Ned Kelly Joins Aborigines, Beach Art at Royal Academy
Although Australia is enormous, a whole continent in itself, the history of its art is not as vast as that of, say, Africa or the Americas.
At least that is the conclusion that the Royal Academy’s new exhibition “Australia” unintentionally suggests. You walk out with the impression that this would-be blockbuster is much too large for the size of its subject.
Not that there is nothing worth seeing. As one walks around though, the title of a drawing by Mike Parr from 1990-1991 comes to seem more and more apt: “Great Distances between Small Towns.”
While there are beautiful and interesting things on display, there’s far too much nondescript and mediocre stuff in between.
Many of the best exhibits are by artists of Aboriginal descent, such as Emily Kame Kngwarreye’s huge “Anwerlarr Anganenty (Big Yam Dreaming)” from 1995. This, nearly three meters (10 feet) across and covered in wandering white lines, looks a bit like an abstract by Jackson Pollock or Brice Marden. Actually it deals with the ancient theme of journeying across the bush.
Such images draw on traditions that stretch back for millennia. The twist is that they seem much more toughly modern -- with their flat, minimalist, pared-down look -- than the work, mainly derived from earlier European art, of white Australians.
Of course, there have also been some notable talents among the latter. Charles Conder (1868-1909), for example, was a charming Pacific-rim Impressionist.
True, like many talented Australians he did not stay put in the country. Born in Britain, he was sent to Australia by his father in 1884, then moved to Paris in 1890 where he became a friend of Toulouse-Lautrec, and died in Virginia Water, west of London. Nonetheless, his “A Holiday at Mentone” (1888) is a beguiling vision of Victorian beach life, down-under style.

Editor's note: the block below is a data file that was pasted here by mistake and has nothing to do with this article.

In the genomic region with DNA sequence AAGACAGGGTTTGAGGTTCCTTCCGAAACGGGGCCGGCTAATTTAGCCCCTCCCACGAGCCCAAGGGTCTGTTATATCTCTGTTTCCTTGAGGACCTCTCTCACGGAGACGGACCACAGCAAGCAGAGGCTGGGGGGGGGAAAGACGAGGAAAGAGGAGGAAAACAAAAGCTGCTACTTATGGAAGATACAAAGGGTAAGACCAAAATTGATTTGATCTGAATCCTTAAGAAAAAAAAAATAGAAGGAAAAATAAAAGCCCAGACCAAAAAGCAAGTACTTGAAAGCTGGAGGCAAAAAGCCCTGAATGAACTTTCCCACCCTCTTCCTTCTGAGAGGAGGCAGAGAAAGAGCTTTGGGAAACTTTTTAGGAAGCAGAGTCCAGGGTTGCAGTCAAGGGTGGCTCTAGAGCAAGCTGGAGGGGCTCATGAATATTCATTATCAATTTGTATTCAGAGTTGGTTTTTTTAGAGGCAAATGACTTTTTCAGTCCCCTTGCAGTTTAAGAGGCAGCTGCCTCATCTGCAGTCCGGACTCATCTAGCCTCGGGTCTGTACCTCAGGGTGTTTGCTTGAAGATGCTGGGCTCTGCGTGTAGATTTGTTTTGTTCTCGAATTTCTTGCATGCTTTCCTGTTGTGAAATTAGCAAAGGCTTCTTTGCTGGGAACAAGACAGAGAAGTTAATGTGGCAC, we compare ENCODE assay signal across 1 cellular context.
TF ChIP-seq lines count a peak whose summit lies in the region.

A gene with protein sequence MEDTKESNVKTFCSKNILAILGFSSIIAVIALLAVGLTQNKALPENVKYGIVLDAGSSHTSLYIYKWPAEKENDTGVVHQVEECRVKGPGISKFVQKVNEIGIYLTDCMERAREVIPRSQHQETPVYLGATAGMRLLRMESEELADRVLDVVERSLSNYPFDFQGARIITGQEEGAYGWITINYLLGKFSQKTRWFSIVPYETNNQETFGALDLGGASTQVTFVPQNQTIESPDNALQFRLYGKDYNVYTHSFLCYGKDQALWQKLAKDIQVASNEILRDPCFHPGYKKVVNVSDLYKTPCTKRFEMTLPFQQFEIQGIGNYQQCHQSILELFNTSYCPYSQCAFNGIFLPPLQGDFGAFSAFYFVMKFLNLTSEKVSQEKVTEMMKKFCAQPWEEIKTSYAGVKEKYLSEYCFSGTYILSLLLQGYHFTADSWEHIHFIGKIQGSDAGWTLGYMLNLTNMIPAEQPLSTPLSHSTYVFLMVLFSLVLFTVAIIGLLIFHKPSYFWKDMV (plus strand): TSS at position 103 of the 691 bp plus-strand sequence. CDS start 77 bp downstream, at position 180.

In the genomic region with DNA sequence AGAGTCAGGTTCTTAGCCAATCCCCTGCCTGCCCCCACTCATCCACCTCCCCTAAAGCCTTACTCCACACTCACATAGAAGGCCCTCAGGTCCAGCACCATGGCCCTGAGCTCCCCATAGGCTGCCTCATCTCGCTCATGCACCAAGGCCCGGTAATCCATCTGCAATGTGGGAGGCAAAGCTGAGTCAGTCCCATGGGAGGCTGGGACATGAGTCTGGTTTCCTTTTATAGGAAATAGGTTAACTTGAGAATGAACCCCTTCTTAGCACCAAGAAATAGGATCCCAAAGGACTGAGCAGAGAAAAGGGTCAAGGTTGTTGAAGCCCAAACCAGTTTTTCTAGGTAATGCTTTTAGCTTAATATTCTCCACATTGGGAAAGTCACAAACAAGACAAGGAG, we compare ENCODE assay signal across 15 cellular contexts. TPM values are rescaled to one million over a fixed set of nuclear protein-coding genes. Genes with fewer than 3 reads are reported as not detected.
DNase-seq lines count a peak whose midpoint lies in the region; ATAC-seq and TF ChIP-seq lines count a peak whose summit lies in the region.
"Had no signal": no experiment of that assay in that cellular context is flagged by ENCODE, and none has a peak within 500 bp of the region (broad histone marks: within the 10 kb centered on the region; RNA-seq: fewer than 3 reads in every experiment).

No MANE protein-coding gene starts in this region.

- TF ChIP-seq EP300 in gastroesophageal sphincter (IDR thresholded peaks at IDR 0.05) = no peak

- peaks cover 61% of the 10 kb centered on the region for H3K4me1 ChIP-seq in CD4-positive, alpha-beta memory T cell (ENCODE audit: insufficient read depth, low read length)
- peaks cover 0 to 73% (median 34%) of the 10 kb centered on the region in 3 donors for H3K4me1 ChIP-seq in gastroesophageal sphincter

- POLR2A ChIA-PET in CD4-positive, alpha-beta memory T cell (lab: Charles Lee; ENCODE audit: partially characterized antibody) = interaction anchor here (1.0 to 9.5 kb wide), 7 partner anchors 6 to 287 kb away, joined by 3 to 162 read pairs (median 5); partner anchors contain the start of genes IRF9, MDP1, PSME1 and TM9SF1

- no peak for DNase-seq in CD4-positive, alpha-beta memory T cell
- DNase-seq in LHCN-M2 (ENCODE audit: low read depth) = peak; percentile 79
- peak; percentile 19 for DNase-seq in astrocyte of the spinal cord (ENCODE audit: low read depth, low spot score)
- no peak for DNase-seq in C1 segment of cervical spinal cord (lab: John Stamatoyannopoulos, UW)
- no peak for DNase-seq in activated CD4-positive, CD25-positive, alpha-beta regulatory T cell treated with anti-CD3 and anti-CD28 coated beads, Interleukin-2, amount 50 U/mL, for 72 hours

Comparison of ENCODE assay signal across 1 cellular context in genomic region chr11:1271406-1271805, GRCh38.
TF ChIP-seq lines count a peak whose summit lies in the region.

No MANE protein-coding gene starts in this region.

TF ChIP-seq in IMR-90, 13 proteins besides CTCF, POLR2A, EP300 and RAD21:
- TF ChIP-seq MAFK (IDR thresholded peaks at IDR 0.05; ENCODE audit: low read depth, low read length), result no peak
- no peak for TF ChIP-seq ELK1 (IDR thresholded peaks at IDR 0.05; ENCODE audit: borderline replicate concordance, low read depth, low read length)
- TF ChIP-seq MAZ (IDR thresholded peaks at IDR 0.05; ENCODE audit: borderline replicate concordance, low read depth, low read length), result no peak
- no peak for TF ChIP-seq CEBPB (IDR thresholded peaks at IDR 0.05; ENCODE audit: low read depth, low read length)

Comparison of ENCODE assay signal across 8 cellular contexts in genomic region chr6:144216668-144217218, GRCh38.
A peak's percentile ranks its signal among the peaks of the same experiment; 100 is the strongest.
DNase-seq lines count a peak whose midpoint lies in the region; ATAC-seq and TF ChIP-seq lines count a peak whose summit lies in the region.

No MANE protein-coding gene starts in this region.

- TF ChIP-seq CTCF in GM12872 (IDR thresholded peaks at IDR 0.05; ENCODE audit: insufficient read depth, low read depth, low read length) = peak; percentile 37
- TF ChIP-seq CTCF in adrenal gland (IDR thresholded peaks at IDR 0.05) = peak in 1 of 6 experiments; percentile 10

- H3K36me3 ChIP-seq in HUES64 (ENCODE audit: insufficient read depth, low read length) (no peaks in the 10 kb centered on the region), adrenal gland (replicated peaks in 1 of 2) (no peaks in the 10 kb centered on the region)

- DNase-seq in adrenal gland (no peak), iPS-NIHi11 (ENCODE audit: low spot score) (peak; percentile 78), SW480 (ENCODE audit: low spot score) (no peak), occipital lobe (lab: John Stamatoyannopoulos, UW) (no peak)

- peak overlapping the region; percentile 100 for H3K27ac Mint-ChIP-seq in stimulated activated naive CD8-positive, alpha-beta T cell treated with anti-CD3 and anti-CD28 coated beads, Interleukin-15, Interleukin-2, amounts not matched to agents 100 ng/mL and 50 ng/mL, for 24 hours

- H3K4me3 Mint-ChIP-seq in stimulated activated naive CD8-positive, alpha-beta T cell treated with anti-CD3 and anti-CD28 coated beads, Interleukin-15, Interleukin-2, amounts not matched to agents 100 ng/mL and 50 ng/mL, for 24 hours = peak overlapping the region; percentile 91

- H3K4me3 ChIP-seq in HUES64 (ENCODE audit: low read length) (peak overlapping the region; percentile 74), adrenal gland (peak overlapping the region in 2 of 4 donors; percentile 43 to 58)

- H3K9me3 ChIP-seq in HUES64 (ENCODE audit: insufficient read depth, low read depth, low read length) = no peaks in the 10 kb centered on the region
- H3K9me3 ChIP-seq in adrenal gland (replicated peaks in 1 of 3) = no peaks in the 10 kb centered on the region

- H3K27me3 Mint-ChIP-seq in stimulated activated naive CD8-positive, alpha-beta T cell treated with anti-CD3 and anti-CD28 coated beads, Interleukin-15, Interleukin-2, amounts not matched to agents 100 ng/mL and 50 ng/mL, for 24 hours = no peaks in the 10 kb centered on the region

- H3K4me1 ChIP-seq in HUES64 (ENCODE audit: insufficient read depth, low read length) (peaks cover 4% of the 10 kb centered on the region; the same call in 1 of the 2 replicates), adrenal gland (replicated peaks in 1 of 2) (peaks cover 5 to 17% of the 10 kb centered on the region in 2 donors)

In comparison, Sidney Nolan (1917-1992) was more quintessentially Aussie in his themes (though he too ended his days in England). His renowned Ned Kelly series of 1946-1947 lives up its reputation: a compellingly romantic take on the great saga of the outlaw outback, half modernist, half rooted in folk art.
There are other pleasures to winnow out. Fred Williams (1927-1982) was a remarkable and distinctive painter. Pictures such as his “Yellow Landscape” (1968-1969) present a convincingly Antipodean vision: almost abstract, with small twig and stone-like objects spread out in a huge dry, space.
In “Rain Dreaming at Nyunmau” (1994) Mick Namarari Tjapaltjarri presents a flat, layered panorama halfway between archetypal Aboriginal art and color field abstraction. It looks deliciously pink and stripy.
A continuing alternation between the European and Aboriginal strands of art is the most intriguing aspect of “Australia.” Even if they never quite come together sometimes, as here, they come close.
That’s not quite enough to redeem an exhibition in which the good things are spread out widely, like the desiccated sticks in Fred Williams’s landscape, and separated not by space but by too much dull, surrounding art.
The whole affair ends with three dreary catch-all rooms of work from the last couple of decades, most of which really should not have been included at all.
That’s a shame, because -- as often with huge lumbering surveys such as this -- there’s a small, concise exhibition lost somewhere inside its empty expanses, struggling to find its way out.
“Australia” is at the Royal Academy until Dec. 8, supported by Qantas and the Campaign for Wool.
(Martin Gayford is chief art critic for Muse, the arts and leisure section of Bloomberg News. The opinions expressed are his own.)
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